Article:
BJP MLA Devender Singh, a Thakur, says Kumar should have come to him for “advice”. “That boy is doing netagiri. I would have got him married with government aid, at a mass wedding. If you cross someone’s path, there will be a fight,” he insists.
Noting the stand taken by the authorities, BSP leader Ajay Kumar says Dalits like Kumar have few options, with the traditional channels of compromise mediated by village elders tilted against them. “Dalit families have for long wanted to celebrate weddings in a grand manner but they would suppress their desires. But this time the groom is adamant,” Ajay says.
He claims that the administration is not coming to Kumar’s help as it is a “Thakuron ki sarkaar (a government of Thakurs)”. “The CM is a Thakur. So there is pressure from the administration itself. The Thakurs have become more aggressive since Yogi came to power.”
The wedding was fixed in October. Soon after, Sheetal’s family, who are traditionally farmers, approached the village elders for “permission” to hold a grand ceremony complete with a baraat from Hathras, which would pass through lanes adjoining Thakur houses. The family sought the permission as it expected opposition.
Generally, say the Jatavs, at their weddings, a ground on the outside of the Nizamabad village doubles up as a ‘janmasa’, a stop-over for baraatis. From there the baraat proceeds to the bride’s house, without coming anywhere near the Thakur “ilaaka (area)”.
But Kumar and Sheetal’s elder brother Beetu wanted the baraat take a round of Nizamabad. “Our elders never got onto a horse. The Thakurs want us to stick to this. They say they would face shame if we take out a baraat. They say this is parampara. We say show us the proof,” says Sheetal’s father Satyapal Singh. Adds her uncle Hari Singh, “The Thakurs take out their baraat through the village. They pass right in front of our homes with loud celebrations. We never object.”
Satyapal says his parents gave him and brother Hari the title ‘Singh’ usually reserved for upper castes as they wanted them to break free of their caste mould. Their father also refused to work in the fields of Thakurs, revolting against a tradition that left the Dalits at the mercy of upper castes, for paltry wages. Instead, he sent Satyapal and Hari to school, and through reservation, family members now hold several government posts. Sheetal too went to school but dropped out after Class 6.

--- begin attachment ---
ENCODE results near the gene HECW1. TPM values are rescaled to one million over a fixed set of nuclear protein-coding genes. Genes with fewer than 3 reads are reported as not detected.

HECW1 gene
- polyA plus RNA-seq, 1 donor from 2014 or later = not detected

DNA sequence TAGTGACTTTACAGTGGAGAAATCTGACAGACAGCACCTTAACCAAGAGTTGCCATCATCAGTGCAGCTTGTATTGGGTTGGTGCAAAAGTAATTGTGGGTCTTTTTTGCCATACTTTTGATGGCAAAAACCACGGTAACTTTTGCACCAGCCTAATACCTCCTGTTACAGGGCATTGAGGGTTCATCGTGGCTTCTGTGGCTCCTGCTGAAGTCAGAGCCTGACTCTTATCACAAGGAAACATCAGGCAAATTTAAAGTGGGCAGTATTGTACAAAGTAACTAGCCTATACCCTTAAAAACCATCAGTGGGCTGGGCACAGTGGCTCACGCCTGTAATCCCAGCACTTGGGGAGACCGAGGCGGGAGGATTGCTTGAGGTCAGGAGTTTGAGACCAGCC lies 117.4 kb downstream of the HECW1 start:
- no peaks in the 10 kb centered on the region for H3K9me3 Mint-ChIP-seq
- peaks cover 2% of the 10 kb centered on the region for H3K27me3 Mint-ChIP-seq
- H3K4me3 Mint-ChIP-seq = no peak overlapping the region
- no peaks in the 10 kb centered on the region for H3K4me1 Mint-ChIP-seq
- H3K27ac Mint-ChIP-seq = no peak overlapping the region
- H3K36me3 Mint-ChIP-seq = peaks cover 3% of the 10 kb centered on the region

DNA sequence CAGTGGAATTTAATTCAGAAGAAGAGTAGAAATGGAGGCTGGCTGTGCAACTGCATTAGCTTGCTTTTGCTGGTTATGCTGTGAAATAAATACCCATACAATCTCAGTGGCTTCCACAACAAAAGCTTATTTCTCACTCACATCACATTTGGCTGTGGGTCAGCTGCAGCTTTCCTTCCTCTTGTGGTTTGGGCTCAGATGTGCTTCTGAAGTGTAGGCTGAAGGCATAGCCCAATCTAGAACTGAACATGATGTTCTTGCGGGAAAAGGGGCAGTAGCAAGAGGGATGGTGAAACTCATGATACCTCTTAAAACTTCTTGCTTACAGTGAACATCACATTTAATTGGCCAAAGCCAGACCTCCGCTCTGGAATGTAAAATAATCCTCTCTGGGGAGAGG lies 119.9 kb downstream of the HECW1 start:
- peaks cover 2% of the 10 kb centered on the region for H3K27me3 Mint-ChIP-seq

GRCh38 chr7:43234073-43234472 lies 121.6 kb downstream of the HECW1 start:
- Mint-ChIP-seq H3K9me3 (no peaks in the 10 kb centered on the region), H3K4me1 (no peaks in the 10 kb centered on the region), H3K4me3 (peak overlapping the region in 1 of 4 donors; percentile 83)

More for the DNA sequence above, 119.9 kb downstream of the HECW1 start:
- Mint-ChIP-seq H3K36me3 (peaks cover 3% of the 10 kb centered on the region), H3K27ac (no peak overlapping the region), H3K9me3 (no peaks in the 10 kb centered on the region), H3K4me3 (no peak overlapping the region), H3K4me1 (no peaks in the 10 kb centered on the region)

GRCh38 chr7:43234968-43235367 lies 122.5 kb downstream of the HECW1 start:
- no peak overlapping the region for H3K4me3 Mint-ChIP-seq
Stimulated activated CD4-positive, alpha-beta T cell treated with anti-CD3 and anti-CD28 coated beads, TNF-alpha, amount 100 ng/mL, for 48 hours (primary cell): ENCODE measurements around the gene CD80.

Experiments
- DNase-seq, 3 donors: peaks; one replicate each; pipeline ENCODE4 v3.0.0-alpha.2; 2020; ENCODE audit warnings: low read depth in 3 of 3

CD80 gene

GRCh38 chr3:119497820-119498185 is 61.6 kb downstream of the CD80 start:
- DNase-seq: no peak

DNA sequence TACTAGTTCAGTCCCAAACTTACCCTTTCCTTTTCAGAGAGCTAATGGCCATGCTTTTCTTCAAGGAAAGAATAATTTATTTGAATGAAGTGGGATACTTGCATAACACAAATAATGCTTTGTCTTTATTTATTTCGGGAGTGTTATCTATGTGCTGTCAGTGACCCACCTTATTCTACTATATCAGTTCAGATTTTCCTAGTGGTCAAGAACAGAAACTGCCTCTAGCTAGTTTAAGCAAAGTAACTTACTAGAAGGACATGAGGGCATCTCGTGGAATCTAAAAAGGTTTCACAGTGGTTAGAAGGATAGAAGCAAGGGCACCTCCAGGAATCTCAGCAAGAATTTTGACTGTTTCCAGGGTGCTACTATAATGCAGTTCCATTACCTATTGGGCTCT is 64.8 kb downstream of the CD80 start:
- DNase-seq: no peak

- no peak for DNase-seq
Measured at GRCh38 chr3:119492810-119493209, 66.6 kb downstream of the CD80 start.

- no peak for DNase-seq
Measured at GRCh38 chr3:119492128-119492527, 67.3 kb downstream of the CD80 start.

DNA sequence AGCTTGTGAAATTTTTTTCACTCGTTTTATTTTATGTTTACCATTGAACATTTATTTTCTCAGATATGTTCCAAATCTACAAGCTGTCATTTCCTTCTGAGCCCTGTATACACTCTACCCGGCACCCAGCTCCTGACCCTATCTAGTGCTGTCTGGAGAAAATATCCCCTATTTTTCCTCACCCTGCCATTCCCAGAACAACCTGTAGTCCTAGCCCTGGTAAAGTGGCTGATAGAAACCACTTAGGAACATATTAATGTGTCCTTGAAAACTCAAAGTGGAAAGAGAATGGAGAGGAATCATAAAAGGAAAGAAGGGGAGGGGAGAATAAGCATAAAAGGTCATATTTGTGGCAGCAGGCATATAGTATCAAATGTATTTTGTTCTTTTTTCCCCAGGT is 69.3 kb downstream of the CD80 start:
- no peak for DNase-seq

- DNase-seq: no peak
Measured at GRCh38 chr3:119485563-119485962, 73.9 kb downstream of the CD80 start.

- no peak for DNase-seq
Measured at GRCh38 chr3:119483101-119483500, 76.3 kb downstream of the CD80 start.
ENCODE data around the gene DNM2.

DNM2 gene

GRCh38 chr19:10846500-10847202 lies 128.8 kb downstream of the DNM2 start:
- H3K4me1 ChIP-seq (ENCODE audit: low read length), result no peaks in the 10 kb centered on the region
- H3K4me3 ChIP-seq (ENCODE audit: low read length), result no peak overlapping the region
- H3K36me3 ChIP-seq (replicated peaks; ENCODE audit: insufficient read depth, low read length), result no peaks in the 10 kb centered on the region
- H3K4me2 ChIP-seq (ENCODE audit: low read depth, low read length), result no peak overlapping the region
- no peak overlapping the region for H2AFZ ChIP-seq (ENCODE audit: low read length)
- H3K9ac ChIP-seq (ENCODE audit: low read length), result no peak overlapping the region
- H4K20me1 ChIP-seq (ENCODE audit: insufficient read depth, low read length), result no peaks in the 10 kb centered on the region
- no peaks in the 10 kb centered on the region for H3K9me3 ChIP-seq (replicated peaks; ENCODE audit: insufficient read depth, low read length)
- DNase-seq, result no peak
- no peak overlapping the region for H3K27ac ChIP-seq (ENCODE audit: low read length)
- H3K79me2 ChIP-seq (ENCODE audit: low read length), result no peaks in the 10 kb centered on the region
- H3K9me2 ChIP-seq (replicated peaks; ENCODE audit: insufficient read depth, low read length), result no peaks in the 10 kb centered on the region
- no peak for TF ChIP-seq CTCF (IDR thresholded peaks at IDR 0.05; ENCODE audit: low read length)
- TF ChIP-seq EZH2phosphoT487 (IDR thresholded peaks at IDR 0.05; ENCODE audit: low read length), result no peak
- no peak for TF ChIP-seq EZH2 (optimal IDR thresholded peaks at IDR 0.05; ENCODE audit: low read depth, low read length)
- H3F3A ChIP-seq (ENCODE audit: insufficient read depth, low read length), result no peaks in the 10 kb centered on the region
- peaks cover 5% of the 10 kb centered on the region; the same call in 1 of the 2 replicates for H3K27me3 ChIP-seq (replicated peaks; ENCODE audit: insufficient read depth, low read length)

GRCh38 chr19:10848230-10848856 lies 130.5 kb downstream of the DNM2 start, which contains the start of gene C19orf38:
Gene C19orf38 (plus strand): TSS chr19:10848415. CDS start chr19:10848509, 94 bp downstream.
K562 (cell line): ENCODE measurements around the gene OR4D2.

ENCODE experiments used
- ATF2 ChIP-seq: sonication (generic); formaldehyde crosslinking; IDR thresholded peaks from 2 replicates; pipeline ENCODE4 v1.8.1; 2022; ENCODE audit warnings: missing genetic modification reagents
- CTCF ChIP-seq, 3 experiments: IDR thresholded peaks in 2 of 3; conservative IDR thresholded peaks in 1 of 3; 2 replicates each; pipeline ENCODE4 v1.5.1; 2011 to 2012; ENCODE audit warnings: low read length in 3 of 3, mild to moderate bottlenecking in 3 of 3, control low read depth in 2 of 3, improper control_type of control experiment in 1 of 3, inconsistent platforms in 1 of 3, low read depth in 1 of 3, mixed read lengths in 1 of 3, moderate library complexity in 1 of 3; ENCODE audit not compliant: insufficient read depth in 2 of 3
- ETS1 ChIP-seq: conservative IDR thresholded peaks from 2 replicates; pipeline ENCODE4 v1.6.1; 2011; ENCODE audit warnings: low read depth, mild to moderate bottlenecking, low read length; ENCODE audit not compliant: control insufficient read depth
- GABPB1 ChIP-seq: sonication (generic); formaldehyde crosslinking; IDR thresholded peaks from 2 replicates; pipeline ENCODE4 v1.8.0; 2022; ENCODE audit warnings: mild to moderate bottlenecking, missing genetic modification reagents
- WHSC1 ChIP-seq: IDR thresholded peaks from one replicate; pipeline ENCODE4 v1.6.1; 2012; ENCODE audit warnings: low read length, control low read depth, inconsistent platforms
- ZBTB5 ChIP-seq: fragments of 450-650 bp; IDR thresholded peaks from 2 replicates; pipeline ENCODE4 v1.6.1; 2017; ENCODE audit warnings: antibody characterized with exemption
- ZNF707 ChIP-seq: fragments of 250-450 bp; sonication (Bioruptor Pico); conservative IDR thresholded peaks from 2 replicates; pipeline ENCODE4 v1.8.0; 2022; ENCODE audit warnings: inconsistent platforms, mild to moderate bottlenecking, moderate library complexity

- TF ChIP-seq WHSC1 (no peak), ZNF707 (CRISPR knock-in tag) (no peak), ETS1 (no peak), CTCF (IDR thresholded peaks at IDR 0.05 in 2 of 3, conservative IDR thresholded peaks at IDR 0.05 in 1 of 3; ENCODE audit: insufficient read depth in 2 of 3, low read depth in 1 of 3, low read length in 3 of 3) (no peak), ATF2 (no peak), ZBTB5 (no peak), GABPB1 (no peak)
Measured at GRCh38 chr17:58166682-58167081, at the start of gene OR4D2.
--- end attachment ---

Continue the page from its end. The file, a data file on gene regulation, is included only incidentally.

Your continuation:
The baraat is another barrier that must come down, says Sheetal’s brother Beetu, 25, a science graduate. “We have the money, we are not harming anyone, and the Constitution gives us the right, as much as it does anyone else, to walk where we want,” he says.
In the Thakur response, the rancour at the Dalit upward mobility shows. Kanti Devi’s son Ashu Pundhir objects to the Jatavs being seen as “hapless lower castes”, adding that they are in fact “zamindars” and “naukriwale” now, working in the police, Railways and private companies. Reading out Kumar’s statement in a newspaper, Pundhir mocks, “He wants to have a ‘historic wedding’, ‘a wedding never seen or heard of before’. He claims that 5,000 people will come… that he has invited the CM.”
Sanjay Singh argues that it is not just the Thakurs who are bound by caste laws, and that overturning the same would lead to chaos. “Would the Jatavs marry their daughter to a mehtar (a lower Dalit sub-caste)? Or would I marry my daughter into a lower caste? Can this happen?”
Meanwhile, counting the losses to their crops from the cut in water supply for 15 days, the four Jatav neighbours of Sheetal’s family have been urging them to back down. “The Thakurs will not only punish them, they will punish us all. For them, we all are one,” says Bhoori Devi.
Sheetal says they have turned to Dalit activists and rights groups for help. Her face hidden in the shadows of the family kitchen, she adds softly, “We would not have been fighting if we were frightened.”